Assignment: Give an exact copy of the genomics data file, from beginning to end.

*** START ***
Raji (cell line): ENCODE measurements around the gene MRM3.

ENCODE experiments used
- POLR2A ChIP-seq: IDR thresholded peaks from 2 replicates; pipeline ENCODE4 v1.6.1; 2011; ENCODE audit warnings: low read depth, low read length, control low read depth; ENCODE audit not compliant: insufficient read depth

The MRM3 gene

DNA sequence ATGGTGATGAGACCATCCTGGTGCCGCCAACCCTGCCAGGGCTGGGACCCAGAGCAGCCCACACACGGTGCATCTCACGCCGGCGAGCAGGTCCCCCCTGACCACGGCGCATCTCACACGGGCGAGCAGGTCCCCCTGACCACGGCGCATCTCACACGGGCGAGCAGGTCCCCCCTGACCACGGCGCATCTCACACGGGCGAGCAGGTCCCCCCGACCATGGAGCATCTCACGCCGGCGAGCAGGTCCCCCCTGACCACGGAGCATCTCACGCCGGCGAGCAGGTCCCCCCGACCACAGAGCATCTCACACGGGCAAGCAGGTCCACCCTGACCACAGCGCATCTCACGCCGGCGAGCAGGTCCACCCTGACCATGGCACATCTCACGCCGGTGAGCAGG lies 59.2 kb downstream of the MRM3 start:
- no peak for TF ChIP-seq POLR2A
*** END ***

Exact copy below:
Raji (cell line): ENCODE measurements around the gene MRM3.

ENCODE experiments used
- POLR2A ChIP-seq: IDR thresholded peaks from 2 replicates; pipeline ENCODE4 v1.6.1; 2011; ENCODE audit warnings: low read depth, low read length, control low read depth; ENCODE audit not compliant: insufficient read depth

The MRM3 gene

DNA sequence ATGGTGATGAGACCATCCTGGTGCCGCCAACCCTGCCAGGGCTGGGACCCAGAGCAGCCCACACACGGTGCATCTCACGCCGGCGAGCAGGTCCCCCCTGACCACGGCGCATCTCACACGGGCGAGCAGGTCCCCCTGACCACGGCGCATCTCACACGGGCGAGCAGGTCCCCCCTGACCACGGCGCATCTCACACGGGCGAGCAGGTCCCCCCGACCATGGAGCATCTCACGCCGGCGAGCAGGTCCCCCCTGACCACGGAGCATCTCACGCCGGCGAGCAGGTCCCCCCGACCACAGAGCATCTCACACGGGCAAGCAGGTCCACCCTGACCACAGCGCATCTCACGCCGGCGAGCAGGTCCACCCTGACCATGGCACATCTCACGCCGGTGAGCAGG lies 59.2 kb downstream of the MRM3 start:
- no peak for TF ChIP-seq POLR2A